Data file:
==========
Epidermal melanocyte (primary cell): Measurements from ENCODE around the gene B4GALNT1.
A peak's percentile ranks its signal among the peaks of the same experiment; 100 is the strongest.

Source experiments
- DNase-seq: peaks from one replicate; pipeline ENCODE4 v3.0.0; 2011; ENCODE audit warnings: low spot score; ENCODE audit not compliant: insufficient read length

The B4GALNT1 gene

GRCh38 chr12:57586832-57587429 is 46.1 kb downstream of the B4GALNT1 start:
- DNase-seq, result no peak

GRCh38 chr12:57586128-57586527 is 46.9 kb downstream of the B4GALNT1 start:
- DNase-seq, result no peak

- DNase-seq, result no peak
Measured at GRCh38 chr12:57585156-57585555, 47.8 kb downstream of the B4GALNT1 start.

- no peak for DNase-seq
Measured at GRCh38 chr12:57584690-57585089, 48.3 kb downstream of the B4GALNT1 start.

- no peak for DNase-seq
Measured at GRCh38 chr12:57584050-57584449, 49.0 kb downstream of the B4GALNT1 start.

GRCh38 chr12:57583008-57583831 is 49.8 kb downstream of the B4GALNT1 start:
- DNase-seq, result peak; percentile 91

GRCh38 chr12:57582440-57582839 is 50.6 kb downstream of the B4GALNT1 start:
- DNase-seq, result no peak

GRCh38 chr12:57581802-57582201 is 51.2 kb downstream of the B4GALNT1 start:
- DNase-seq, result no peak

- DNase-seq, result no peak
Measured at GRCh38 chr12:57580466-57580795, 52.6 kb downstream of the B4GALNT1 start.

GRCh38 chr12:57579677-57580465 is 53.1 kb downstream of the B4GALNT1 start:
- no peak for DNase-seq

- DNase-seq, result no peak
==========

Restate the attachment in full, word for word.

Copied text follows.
Epidermal melanocyte (primary cell): Measurements from ENCODE around the gene B4GALNT1.
A peak's percentile ranks its signal among the peaks of the same experiment; 100 is the strongest.

Source experiments
- DNase-seq: peaks from one replicate; pipeline ENCODE4 v3.0.0; 2011; ENCODE audit warnings: low spot score; ENCODE audit not compliant: insufficient read length

The B4GALNT1 gene

GRCh38 chr12:57586832-57587429 is 46.1 kb downstream of the B4GALNT1 start:
- DNase-seq, result no peak

GRCh38 chr12:57586128-57586527 is 46.9 kb downstream of the B4GALNT1 start:
- DNase-seq, result no peak

- DNase-seq, result no peak
Measured at GRCh38 chr12:57585156-57585555, 47.8 kb downstream of the B4GALNT1 start.

- no peak for DNase-seq
Measured at GRCh38 chr12:57584690-57585089, 48.3 kb downstream of the B4GALNT1 start.

- no peak for DNase-seq
Measured at GRCh38 chr12:57584050-57584449, 49.0 kb downstream of the B4GALNT1 start.

GRCh38 chr12:57583008-57583831 is 49.8 kb downstream of the B4GALNT1 start:
- DNase-seq, result peak; percentile 91

GRCh38 chr12:57582440-57582839 is 50.6 kb downstream of the B4GALNT1 start:
- DNase-seq, result no peak

GRCh38 chr12:57581802-57582201 is 51.2 kb downstream of the B4GALNT1 start:
- DNase-seq, result no peak

- DNase-seq, result no peak
Measured at GRCh38 chr12:57580466-57580795, 52.6 kb downstream of the B4GALNT1 start.

GRCh38 chr12:57579677-57580465 is 53.1 kb downstream of the B4GALNT1 start:
- no peak for DNase-seq

- DNase-seq, result no peak